How long were you there?

Like a week, not that long.

It feels long if you’re alone though, no?

I don’t know, not really. It never felt long to me because I was just having a good time. I was waking up in the morning, reading, eating some cereal, drinking some tea, lookin’ out at the snow, playin’ with some synthesizers and then thinking ‘what do I want to do? Do I want to write some lyrics? Do I want to work on these arrangements and figure it all out?’ I really went at my own pace, whereas I feel like usually when I’m demoing it’s in short amounts of time that I’m at home and nobody else is at home, or it seems like an appropriate time to make noise for the neighbors and stuff. I set a guitar in front of the amplifier that I brought up to that house with it feeding back, closed the door and then just walked up to where the next house was at one in the morning, going ‘oh okay it’s cool, you can’t hear it. Alright, sick.’ It was cool to know that [I] could go apeshit writing stuff or recording stuff at one in the morning, as opposed to trying to keep it in a small period of time. I didn’t have good service up there, and I took all the internet shit off my phone, turned the wi-fi off on my computer after looking at the news every day, thinking ‘oh shit’ and then I would just work.

That sounds like the dream.

It was. And I don’t know if I’ll ever get to do that again, but I’m really thankful that I got to do it.

Here’s to hoping, for the next album.

Yeah, sure! I hope so. I’m at that point now where I have eight or nine songs written here [points to his head] but I haven’t purged ‘em out to see if they sounds any good when they’re a real thing. Hopefully. It’s always crazy how once things start getting busy you just run out of time to do that, unless you make the time, like ‘I’ve gotta do all this, I’m gonna do it in this amount of time, it’s gotta go down.’

Do you usually use synths so early on in the writing process?

No I don’t. I had been looking for a Juno 106 for a while, and I had found one on craigslist right before, and picked it up on my way up there. A lot of the synth stuff, like the ambient thing in the first track ‘U.S.A.’ was  just written in the dark after I had loaded everything in through the snow and I was just working my way through the synthesizer. I know what the buttons mean but you don’t know exactly how the chips in each synthesizer sound. I listen to a lot of ambient music. I feel like that’s probably mostly what I listen to, especially at this point in time: it helped me fall asleep when I was on tour, when I was recording, when I was recording other bands, it was just a very busy period, mentally. I’m already anxious and ‘wheels-don’t-stop’ a lot anyway, so I was just trying to make soundscapes with it to see what they sounded like. That part in ‘USA’ really fit in to the rest of it really well and I knew that I wanted that part to be open, but I didn’t know how to do it. Does that answer your question? It’s not usually that early on but I was just excited to play with a new thing. I think on every record there’s something that I’m just excited about; ‘what’s this new way I’m gonna try and do shit?’ It’s always kind of small stuff.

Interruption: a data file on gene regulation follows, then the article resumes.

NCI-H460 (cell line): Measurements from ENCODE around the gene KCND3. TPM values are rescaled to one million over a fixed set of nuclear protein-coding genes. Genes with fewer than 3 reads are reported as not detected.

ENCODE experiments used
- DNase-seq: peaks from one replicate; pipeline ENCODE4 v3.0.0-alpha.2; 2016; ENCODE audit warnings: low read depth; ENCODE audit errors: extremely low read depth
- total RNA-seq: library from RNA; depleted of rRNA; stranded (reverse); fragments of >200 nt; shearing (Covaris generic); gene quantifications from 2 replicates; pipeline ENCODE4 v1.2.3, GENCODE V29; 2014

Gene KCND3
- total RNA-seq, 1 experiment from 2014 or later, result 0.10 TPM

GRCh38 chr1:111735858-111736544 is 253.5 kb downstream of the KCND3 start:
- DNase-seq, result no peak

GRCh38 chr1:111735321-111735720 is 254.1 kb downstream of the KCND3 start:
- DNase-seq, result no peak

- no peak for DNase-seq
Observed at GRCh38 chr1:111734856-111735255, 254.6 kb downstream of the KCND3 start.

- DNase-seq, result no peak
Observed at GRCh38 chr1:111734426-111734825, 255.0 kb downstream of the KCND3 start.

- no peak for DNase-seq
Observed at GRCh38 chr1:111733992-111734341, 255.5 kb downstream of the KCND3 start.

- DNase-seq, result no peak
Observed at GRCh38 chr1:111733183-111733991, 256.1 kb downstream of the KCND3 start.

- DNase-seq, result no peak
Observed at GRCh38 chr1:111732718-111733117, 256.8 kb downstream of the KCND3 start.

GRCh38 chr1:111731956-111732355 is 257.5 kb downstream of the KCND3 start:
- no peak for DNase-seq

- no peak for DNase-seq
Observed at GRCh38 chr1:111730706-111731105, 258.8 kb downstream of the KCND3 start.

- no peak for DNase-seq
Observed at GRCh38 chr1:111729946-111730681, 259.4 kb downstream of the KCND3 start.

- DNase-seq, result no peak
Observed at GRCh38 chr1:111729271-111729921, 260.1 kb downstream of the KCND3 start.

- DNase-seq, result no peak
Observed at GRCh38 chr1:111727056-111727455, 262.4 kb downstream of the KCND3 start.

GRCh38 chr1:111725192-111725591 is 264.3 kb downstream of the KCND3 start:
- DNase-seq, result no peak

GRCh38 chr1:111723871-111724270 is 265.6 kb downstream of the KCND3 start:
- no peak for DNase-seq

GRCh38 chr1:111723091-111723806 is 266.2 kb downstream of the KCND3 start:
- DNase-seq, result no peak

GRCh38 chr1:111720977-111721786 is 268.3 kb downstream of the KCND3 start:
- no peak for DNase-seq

Like glockenspiel?

Well I can say that on WORRY., when I was first writing it, was very much about not trying to write a record for people to be able to mosh to, you know? I think I played a handful of solo shows, I was playing these fast songs…I don’t know, we were playing these shows where people were beating each other up. Not really beating each other up but we were thinking about how we have a bunch of fast songs, what would it be like if I actually tried to write pop songs and stuff like that? And then I felt like I hit a wall because I wanted a concept for it too. Once it was the last bunch of songs in a row, once that made sense, that was kind of ‘the thing’ on that record: ‘okay, how do I make this feel like not just songs going into each other, not just good sequencing on a record, but like one big piece.

That medley section?

Yeah, and We Cool? is like that too, there’s one melody that’s at the beginning, it’s at the end, it’s in the middle, and all of that made me think ‘okay I haven’t really done this stuff before but I want to keep trying to do it.’

[Jeff’s wife briefly interrupted to share some Dr. Pepper cotton candy, something I did not realize could be found in Germany.]

On Vacation [an album by Bomb the Music Industry!]  I felt like I was just feeling weird not putting reverb on things. And on Adults [another album by BtMI!] it was not feeling weird about playing ska. It’s always just really small things that give it a bit of a nudge towards, I don’t know… life. Which is a weird way to put it, but that’s the way it feels to me.

[I take a moment to take in what he’s said and can’t even remember how we got to this answer.]

Yeah. It’s a lot to absorb.

I ramble on and on about music shit because I don’t really know why.

You don’t know why…?

I don’t know why. It’s a hard thing to explain. I don’t know how, I guess. I don’t know how to explain any of it. Whenever I talk about them, I go, ‘oh maybe thats it.’ It’s more like ‘sad guy writes shit down.’ [chuckles] I like music and I like playing and writing it.

The thing about you going and writing those first songs alone was surprising to me because of how often you sing about being scared of being alone. But actually it sounds like it was a really great time.